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How to Prepare and
Present a Science
Fair Project
Dixie Fisher
Linda Whipker
July 11, 2009
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Outline
 What is a science fair ?
 Why include a science fair project in your
curriculum?
 Steps in creating a science fair project
 Resources
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WHAT IS A SCIENCE FAIR?
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What is a science fair?
 An opportunity for students to:
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Identify a scientific problem
Develop a scientific approach to test
solutions
Conduct an experiment
Analyze results
Present results to other people
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Science Fairs differ in their
style and scope
 From sharing results informally with
friends and family
To…
 Following formal ISEF (International
Science and Engineering Fair) rules in
order to compete at regional, state,
national and international levels
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Common project topic
categories
 BIOLOGICAL
 EARTH
 TECHNOLOGICAL
 PHYSICAL
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Common age divisions
 ELEMENTARY DIVISION (GR. K-2)
 ELEMENTARY DIVISION (GR. 3-5)
 JUNIOR DIVISION (GR. 6-8)
 SENIOR DIVISION (GR. 9-12)
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WHY INCLUDE A SCIENCE
FAIR PROJECT IN YOUR
CURRICULUM?
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Science-related benefits for
your student
 Allows an immersion into one topic with
limited scope
 Teaches a structured approach to
experimental science
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Scientific method
 Provides hands-on experience with
experimental design
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Identifying/controlling variables
The importance of asking precise
questions
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General, non-science benefits
for your student
 Encourages the student to ask questions
 Fosters logical thinking
 Importance of doing background
research before tackling the problem
 Requires keeping good records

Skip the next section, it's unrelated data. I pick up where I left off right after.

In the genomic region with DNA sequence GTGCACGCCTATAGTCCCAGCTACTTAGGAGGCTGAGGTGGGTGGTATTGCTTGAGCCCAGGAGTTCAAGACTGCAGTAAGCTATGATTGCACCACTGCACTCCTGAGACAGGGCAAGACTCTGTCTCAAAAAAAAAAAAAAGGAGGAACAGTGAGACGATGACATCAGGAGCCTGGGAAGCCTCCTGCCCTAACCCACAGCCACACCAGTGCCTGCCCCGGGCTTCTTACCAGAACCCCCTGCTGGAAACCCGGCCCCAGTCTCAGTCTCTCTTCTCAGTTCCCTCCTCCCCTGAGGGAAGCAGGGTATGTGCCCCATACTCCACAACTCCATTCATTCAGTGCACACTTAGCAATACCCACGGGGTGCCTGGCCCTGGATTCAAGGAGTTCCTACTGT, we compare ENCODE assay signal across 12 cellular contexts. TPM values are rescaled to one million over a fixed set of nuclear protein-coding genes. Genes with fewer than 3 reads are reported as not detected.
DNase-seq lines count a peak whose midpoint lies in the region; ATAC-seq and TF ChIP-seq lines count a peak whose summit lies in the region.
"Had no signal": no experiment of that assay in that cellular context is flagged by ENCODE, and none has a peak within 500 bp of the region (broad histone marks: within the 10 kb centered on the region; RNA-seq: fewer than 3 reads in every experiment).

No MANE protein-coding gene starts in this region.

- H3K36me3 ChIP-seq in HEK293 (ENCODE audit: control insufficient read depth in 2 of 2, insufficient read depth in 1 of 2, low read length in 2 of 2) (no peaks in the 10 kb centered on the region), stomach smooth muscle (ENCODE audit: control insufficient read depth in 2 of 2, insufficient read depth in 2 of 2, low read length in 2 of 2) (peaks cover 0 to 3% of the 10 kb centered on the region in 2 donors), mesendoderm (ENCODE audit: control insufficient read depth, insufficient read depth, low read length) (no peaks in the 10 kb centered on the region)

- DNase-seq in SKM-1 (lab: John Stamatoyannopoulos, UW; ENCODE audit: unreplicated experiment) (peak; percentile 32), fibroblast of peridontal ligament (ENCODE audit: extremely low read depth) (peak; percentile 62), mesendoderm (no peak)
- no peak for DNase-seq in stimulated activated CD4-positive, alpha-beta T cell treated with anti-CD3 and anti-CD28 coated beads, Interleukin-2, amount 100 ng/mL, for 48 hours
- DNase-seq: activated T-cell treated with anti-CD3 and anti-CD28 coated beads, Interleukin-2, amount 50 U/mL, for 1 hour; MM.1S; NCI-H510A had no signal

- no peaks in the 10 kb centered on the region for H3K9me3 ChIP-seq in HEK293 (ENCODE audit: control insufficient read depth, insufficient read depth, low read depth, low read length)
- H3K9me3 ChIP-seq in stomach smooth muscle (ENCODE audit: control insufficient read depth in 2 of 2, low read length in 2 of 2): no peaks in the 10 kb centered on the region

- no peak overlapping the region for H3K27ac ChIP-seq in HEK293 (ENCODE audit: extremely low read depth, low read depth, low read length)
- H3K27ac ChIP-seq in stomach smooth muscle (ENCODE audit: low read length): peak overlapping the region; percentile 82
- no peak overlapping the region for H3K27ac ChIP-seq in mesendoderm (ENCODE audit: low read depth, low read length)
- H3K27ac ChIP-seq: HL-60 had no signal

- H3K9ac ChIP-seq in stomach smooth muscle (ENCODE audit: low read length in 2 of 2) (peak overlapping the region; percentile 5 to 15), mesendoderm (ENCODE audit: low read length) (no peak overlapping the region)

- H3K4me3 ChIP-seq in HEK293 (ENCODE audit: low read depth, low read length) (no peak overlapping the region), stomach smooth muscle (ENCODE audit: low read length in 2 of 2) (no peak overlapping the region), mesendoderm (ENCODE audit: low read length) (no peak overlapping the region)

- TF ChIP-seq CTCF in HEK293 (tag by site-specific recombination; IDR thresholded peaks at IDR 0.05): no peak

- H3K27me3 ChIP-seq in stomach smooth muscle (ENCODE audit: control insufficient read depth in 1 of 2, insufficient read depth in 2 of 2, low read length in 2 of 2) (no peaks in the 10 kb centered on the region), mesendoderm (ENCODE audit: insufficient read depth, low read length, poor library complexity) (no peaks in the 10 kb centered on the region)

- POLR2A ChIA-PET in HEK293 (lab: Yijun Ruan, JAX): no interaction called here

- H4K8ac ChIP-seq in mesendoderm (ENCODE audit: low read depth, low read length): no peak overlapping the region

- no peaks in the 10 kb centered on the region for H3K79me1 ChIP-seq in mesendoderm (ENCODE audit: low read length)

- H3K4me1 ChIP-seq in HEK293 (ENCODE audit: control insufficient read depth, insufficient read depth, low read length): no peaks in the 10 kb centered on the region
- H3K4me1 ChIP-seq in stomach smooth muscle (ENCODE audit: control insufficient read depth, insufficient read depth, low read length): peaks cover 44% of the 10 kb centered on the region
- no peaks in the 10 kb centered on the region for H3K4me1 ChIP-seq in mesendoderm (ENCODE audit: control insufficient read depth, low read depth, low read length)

 Develops time management skills
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External deadlines and expectations
 An opportunity to be an expert
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Benefits for all high school
students: Part 1
 Learning about themselves
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Academic interests and disinterests
Their own strengths and weaknesses
Their growth in skill areas
 Building people skills
 Experiencing competition
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They CAN compete effectively with peers
Learn to deal with judges’ decisions
 Experience with rules and forms
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Benefits for all high school
students: Part 2
 Exposure to other students and experts
with similar interests
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Build mentoring relationships
 Write a research report that someone
else will read
 Practice formal interview/presentation
skills
 Scholarship, award opportunities
 Great addition to a transcript
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STEPS IN CREATING A
SCIENCE FAIR PROJECT
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Brainstorm an idea
 Solve a problem that makes sense and is
interesting to the student
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Does putting glow sticks in the freezer make them
glow longer?
Do different types of toilet paper plug the toilet
easier?
How does the road surface affect safe car speeds?
What type of computer password is most secure?
 Don’t use a “canned” science project – try for
original work
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Research the topic
 Understand the background of the
problem
 Read
 Set up a field trip
 Talk to experts
 Do some preliminary experiments
 Write down what you’ve done and
learned
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Form a hypothesis
 Hypothesis:
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A statement explaining an observation or
scientific problem that can be tested by
further observation and/or experimentation
 Examples:
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Storing glow sticks in the freezer make them glow